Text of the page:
Kathy Manning: Department of Education taking significant action on antisemitism behind the scenes
The Cabinet agency has cited Dartmouth University as an example of best practices in dealing with antisemitism
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The Department of Education has taken significant action behind the scenes to combat rising antisemitism on campuses, Rep. Kathy Manning (D-NC) told Jewish Insider on Wednesday following meetings with senior department officials.
“They were doing a lot of things that we were just not aware of,” Manning, who co-chairs the House antisemitism task force, told JI. “It seems to me that they are taking the issue very, very seriously and doing everything they can.”
Manning and Senate task force co-chair Sen. Jacky Rosen (D-NV) met recently with Education Secretary Miguel Cardona and Deputy Secretary of Education Cindy Marten. Assistant Secretary for Civil Rights Catherine Lhamon met with the House task force on Wednesday.
Manning said that the department had organized a webinar with 1,000 college presidents and administrators to discuss their obligations to protect Jewish students under Title VI of the Civil Rights Act, which Manning described as a “significant step.”
And the department has communicated with “every school in the country” their legal obligations to address antisemitic discrimination and launched dozens of investigations since Oct. 7.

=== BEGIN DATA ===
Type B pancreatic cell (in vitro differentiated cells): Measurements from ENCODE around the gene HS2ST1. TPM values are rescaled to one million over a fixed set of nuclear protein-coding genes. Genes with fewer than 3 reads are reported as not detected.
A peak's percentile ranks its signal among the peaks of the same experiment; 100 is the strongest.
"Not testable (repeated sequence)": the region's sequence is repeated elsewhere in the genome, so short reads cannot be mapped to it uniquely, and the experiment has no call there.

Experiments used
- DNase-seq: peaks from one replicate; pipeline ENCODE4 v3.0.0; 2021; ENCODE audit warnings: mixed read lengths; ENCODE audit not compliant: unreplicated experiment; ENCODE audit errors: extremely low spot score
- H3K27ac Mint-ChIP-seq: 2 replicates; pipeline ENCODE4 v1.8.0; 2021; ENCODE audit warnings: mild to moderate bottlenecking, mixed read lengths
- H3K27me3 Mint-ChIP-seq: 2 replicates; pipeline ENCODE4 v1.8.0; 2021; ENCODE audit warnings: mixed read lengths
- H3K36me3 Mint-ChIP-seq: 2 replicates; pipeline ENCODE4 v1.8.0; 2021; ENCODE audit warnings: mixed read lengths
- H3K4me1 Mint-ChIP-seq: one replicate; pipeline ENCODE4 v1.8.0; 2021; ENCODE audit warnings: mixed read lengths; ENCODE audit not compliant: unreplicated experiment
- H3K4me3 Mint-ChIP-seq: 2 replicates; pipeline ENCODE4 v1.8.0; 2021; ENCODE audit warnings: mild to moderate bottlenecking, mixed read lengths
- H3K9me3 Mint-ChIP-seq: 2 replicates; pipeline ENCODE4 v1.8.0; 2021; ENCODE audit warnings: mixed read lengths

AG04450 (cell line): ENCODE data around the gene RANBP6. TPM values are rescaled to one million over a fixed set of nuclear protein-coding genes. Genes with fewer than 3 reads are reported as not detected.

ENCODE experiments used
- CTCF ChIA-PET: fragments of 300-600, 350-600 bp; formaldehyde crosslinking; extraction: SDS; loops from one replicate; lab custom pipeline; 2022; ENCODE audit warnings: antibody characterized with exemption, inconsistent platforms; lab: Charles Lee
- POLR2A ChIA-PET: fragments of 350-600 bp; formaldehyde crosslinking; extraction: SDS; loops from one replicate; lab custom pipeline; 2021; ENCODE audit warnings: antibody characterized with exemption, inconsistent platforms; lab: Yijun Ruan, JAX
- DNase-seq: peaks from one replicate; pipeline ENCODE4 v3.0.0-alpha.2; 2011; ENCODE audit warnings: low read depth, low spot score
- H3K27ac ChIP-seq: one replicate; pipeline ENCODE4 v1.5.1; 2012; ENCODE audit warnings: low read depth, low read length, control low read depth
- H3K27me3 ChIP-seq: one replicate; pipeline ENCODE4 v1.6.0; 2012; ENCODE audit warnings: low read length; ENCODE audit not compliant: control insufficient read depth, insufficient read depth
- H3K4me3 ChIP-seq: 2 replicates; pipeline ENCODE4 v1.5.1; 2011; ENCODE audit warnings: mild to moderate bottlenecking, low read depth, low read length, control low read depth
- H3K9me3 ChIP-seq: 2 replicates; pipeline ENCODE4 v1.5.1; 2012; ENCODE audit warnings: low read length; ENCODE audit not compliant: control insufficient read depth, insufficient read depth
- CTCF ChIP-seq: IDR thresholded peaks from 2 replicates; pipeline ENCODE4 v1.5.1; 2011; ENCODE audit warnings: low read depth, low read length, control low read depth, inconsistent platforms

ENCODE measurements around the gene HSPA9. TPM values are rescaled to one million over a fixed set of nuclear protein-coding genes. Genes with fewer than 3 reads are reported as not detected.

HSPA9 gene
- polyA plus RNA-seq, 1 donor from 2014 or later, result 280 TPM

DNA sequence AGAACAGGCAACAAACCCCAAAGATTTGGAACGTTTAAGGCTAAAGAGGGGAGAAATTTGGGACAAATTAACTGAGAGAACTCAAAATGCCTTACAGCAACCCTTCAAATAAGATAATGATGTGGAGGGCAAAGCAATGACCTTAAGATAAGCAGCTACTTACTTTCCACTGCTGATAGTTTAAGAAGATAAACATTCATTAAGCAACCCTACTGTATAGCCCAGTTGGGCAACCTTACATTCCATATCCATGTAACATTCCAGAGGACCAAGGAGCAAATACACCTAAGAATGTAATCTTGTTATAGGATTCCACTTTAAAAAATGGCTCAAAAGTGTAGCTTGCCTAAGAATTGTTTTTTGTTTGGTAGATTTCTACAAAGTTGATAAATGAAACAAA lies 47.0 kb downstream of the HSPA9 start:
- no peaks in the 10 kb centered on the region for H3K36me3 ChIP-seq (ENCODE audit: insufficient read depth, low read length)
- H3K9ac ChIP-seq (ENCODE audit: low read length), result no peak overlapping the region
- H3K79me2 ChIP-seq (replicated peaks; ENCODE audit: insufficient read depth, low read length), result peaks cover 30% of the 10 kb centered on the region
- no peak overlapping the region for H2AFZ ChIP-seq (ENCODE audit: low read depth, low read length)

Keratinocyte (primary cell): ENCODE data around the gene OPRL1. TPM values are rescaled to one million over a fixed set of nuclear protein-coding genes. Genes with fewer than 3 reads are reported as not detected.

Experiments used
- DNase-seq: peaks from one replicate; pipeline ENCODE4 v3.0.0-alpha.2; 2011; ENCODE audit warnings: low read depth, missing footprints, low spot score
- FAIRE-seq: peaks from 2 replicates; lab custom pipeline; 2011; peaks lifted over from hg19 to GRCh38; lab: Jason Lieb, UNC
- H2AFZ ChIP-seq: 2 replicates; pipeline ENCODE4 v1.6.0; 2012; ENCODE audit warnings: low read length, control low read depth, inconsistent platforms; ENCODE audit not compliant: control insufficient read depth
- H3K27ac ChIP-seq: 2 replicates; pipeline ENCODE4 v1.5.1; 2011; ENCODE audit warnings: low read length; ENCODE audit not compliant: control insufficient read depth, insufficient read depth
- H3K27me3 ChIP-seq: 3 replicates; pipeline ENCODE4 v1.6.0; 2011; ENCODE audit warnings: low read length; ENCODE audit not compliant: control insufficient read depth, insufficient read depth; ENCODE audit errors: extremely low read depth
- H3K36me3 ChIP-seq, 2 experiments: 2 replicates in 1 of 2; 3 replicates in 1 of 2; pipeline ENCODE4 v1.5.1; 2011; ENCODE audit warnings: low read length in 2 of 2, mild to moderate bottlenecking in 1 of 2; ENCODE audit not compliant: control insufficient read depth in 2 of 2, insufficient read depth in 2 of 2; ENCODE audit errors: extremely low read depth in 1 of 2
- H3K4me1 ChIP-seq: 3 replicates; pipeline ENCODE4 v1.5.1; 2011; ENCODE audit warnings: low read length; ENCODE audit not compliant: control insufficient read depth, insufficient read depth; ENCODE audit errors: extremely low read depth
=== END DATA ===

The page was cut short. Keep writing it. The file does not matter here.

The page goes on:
“They are going to work as hard as they can to get those other cases — the claims — investigated,” Manning continued, but the department officials emphasized that they need more staff to pursue these investigation.
Marten has also been conducting site visits at schools — both K-12 and colleges and universities — across the country to evaluate the situations on campus.
Manning said that the department has been using Dartmouth University as an example for other schools of best practices in handling discussions on antisemitism and the Middle East, as well as distributing resources and training for schools.
The department has also updated its website to provide clearer information and resources for students hoping to file claims, as well as teachers and administrators to understand their obligations.
Manning said the department also is planning to announce plans to make it easier for students to report campus antisemitism, and to ensure that they feel safe from retaliation if they do make complaints.
One issue that the North Carolina congresswoman said didn’t come up in Wednesday’s meeting was the administration’s slow rulemaking process regarding campus antisemitism — which Manning had described as a primary source of concern at a December task force meeting with White House officials.